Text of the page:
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Other Manchester events

How Can We Live in Harmony with Nature?

Step-free access and accessible toilets.
what3words///tapes.remain.covers
Past event - 2024
14 May Doors open 6pm
Event 7pm to 10pm
Withington Public Hall Institute, 2 Burton Road,
Manchester M20 3ED
Sold Out!
Humans and nature: bad roommates or happy couple? Can humans and nature can coexist in harmony and how would this look? In this panel discussion, we will explore these questions together as part of an interactive evening. With input from experts in reforestation, coastal habitats, insect ecology, and community green spaces, this is bound to be a thought-provoking and exciting night.

Pizza will be available from 6:00 pm until 8:30 pm so come down early to grab a slice with your pint!

Forests for a thrive human-nature relationship

Dr. Lucas Alencar (Research Associate in Environment and Development)
Deforestation remains uncontrolled and fails to deliver promised development. Most recent research shows that forests relief extreme poverty, but it is not enough to permanently lift families out of this situation. We already know a lot about deforestation and poverty separately, but how to reconcile these two things? What factors can lead to reforestation and poverty reduction at the same time? Are any of the currently solutions enough to address this apparently dilemma? The short answer is we still don’t know, but there is light in the end of the tunnel and science will lead our way out.
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Creating coastal wetlands: should we return land to the sea?

Dr Hannah Mossman (Senior Lecturer in Ecology)
For thousands of years people have fought back the sea to carve out cities and farmland from coastal wetlands. But rising sea levels make these reclaimed lands harder to defend, and we are now realising the value of coastal wetlands to humans – they can lock up carbon from the atmosphere, act as flood defences and mop up excess nutrients, as well as being vital habitat for wildlife. My research aims to provide an evidence base to help decide when and where to recreate coastal wetlands. Is the habitat creation possible? And what are the barriers to doing this?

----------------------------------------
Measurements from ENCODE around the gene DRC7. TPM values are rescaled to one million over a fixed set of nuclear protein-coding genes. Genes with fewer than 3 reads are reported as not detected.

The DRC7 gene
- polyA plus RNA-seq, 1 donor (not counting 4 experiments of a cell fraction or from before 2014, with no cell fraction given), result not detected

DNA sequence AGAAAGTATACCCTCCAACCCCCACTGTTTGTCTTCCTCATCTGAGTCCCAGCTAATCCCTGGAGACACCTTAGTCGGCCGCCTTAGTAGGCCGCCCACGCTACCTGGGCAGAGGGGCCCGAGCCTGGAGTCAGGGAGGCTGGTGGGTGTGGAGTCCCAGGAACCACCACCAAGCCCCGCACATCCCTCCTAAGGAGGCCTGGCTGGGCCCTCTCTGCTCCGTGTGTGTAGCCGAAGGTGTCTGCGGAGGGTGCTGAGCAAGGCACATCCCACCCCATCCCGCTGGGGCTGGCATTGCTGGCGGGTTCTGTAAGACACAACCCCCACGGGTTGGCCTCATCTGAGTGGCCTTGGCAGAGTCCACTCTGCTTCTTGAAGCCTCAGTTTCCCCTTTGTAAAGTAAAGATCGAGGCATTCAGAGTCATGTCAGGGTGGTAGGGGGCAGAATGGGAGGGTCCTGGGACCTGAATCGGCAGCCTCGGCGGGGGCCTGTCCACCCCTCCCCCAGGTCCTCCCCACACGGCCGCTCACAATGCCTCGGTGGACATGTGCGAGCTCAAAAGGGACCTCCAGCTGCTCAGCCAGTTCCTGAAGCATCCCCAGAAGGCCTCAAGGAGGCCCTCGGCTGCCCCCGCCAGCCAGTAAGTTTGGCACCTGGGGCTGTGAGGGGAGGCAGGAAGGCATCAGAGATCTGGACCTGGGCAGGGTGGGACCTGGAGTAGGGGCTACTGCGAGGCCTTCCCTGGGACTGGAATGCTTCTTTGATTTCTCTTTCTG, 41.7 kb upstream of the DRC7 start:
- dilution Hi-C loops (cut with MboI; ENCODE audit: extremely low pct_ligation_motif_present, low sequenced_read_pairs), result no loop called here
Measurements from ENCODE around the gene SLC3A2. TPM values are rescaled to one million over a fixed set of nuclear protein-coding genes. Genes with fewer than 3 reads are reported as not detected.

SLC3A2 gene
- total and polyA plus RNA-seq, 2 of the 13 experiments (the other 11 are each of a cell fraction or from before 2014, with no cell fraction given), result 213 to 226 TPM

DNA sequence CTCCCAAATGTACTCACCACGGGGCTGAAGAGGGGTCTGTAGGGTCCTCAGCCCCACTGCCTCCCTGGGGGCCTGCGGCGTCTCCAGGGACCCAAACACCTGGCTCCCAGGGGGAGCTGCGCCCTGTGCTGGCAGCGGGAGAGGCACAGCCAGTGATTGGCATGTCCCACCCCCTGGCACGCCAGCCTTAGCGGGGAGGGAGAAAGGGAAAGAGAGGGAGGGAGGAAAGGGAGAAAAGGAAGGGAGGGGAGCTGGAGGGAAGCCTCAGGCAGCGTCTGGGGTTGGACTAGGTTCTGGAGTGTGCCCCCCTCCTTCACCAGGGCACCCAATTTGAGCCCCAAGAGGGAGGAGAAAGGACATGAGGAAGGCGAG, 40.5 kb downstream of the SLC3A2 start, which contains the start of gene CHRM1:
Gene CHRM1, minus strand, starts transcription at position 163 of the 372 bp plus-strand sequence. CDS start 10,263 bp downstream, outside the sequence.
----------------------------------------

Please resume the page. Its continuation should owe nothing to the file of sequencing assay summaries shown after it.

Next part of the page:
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Global change alters more than habitats

Mr Brenden (Bred) Beckett MRes ( PhD Student in Plant-Herbivore Interactions at the University of Manchester )
I’m fascinated by interactions in ecological communities. I’m an entomologist, taxonomist who loves community analysis. Whilst my work predominantly centres on invertebrates, I focus more on their interactions from a global perspective. Currently I’m exploring interactions between plants and herbivores and the role increased CO2 levels play. How does CO2 impact these interactions and why does this matter? Unlocking this information could help create guidelines on how to manage these communities in the future.
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Urban Spaces into Nature Spaces

Debbie Wallace (Urban Ranger)
Nature is important for people and people are important for nature. However, many species, including mammals, birds and invertebrates have declined in Greater Manchester over recent decades. Land use mapping shows green spaces including parks and grass verges make up nearly 20% of Greater Manchester and residential gardens account for an additional 15% of land use. There are practical steps which can be taken to increase the biodiversity in these spaces and the more of us who take positive steps to help nature, the more can be achieved. Small projects in small spaces can make a difference.
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Map data © OpenStreetMap contributors.

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